The Minister in Switzerland ( Harrison ) to the Secretary of State
[Received December 15.]
Sir: I have the honor to refer to the Department’s telegram No. 70 of November 17, 4 p.m., and to previous correspondence concerning inequality of treatment on the part of the Swiss Government in the matter of automobiles shipped on consignment, under bond, to dealers in Switzerland.
Since the Swiss authorities are taking more time to reach a decision on the representations made by the Legation than I had anticipated, in view of the favorable tenor of Dr. Hotz’s acknowledgement of my letter of October 12,19a I think it well to report to the Department at this time concerning the present status of this case.
At first I wish to say that when deciding to address my letter of October 12 to Dr. Hotz (despatch No. 65, October 22), I was fully mindful of the importance of not giving any indication that we in any way agreed with or accepted the Swiss contention that Article X of the trade agreement was not applicable to imports in bond. It was with the thought of adequately reserving our position as to the interpretation of Article X that I included in my letter to Dr. Hotz the phrase “irrespective of the point raised in the final paragraph of the letter of October 819a as regards interpretation of Article X of the trade agreement”. My decision to write to Dr. Hotz along the lines of my letter of October 12 was motivated chiefly by a desire to have this specific case of discrimination settled with as little delay as possible.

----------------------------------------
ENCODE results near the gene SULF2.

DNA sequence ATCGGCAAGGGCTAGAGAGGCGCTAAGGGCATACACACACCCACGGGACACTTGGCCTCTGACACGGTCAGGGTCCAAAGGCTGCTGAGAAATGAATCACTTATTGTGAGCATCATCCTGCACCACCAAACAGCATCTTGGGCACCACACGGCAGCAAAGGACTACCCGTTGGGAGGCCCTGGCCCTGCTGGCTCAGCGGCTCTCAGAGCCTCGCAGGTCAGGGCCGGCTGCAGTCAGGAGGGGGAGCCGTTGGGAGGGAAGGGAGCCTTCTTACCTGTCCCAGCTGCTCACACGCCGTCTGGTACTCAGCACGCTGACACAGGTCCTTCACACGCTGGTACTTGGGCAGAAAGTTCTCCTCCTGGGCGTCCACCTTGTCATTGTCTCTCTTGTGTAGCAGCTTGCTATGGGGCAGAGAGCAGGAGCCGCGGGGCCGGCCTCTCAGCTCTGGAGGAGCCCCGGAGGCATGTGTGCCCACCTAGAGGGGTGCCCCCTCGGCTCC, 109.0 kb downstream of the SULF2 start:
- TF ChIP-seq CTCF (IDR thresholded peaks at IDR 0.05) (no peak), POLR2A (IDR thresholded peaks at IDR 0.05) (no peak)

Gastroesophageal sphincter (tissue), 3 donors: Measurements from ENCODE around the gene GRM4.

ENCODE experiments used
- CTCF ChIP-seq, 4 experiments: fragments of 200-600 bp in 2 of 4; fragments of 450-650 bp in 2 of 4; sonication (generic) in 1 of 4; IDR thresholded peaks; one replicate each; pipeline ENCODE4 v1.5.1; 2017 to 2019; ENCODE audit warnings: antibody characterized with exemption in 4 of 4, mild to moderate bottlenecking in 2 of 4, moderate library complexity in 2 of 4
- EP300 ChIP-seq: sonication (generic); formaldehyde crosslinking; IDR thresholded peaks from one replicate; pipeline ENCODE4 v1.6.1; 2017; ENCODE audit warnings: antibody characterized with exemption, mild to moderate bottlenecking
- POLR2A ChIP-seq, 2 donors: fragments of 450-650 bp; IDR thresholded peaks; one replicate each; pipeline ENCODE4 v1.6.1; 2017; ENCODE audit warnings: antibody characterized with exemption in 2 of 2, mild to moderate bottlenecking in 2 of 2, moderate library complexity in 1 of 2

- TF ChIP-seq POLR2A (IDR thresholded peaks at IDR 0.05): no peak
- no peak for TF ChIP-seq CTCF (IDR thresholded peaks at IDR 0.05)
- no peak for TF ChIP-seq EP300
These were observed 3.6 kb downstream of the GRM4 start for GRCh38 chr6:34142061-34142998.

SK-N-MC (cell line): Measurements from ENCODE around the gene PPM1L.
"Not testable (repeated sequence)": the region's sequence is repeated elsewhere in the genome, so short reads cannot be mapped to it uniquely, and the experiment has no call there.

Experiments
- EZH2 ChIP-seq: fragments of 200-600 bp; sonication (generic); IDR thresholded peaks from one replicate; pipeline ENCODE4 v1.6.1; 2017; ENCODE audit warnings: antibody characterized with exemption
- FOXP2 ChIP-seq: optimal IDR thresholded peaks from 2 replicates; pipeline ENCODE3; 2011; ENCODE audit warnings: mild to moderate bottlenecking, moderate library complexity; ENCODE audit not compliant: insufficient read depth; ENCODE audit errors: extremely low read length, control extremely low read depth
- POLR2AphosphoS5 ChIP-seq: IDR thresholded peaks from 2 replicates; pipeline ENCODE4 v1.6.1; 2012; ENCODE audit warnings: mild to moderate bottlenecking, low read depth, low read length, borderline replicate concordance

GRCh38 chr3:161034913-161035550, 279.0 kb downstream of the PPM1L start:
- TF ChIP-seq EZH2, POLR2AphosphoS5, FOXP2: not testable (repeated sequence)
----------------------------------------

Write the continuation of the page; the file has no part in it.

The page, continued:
On November 23, by my direction, Mr. Bigelow called on Dr. Hotz. He reminded him that a definite reply had not yet been received to my letter of October 12 and expressed the hope that the Legation would soon be able to report to its Government a satisfactory settlement of the matter. Dr. Hotz made it clear that the Division of Commerce of the Federal Department of Public Economy was in favor of giving satisfaction to the American Government, but that they were having some difficulty with the Direction General of Customs. Mr. Bigelow took occasion to inform him of how strongly the American Government felt as regards the applicability of Article X to the case under consideration, and of its complete disagreement with the customs authorities’ view that Article X cannot be invoked in a case involving merchandise imported in bond.
Dr. Hotz has again urged the Direction General of Customs to reconsider the matter, and we are now awaiting the results of the Commercial Division’s latest intervention.